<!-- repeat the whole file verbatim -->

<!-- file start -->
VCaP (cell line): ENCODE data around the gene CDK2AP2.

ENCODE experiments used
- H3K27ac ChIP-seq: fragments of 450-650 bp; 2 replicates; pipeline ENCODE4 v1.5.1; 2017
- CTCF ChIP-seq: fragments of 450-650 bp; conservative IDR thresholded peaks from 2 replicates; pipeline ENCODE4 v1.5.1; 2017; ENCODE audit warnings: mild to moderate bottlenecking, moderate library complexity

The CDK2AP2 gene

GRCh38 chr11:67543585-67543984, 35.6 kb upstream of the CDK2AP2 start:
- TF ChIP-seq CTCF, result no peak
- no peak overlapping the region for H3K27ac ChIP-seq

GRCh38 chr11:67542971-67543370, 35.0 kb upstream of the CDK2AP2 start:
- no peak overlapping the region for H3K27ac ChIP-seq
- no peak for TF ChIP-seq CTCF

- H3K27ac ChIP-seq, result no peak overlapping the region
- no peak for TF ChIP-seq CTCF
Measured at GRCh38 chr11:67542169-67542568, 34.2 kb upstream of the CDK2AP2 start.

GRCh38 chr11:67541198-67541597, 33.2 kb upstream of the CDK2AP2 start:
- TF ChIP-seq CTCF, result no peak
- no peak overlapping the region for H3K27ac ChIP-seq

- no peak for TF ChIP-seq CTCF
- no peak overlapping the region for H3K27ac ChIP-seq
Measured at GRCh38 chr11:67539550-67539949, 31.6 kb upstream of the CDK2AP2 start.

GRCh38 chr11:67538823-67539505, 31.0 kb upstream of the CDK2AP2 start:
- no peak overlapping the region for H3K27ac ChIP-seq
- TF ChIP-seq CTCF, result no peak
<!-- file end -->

VCaP (cell line): ENCODE data around the gene CDK2AP2.

ENCODE experiments used
- H3K27ac ChIP-seq: fragments of 450-650 bp; 2 replicates; pipeline ENCODE4 v1.5.1; 2017
- CTCF ChIP-seq: fragments of 450-650 bp; conservative IDR thresholded peaks from 2 replicates; pipeline ENCODE4 v1.5.1; 2017; ENCODE audit warnings: mild to moderate bottlenecking, moderate library complexity

The CDK2AP2 gene

GRCh38 chr11:67543585-67543984, 35.6 kb upstream of the CDK2AP2 start:
- TF ChIP-seq CTCF, result no peak
- no peak overlapping the region for H3K27ac ChIP-seq

GRCh38 chr11:67542971-67543370, 35.0 kb upstream of the CDK2AP2 start:
- no peak overlapping the region for H3K27ac ChIP-seq
- no peak for TF ChIP-seq CTCF

- H3K27ac ChIP-seq, result no peak overlapping the region
- no peak for TF ChIP-seq CTCF
Measured at GRCh38 chr11:67542169-67542568, 34.2 kb upstream of the CDK2AP2 start.

GRCh38 chr11:67541198-67541597, 33.2 kb upstream of the CDK2AP2 start:
- TF ChIP-seq CTCF, result no peak
- no peak overlapping the region for H3K27ac ChIP-seq

- no peak for TF ChIP-seq CTCF
- no peak overlapping the region for H3K27ac ChIP-seq
Measured at GRCh38 chr11:67539550-67539949, 31.6 kb upstream of the CDK2AP2 start.

GRCh38 chr11:67538823-67539505, 31.0 kb upstream of the CDK2AP2 start:
- no peak overlapping the region for H3K27ac ChIP-seq
- TF ChIP-seq CTCF, result no peak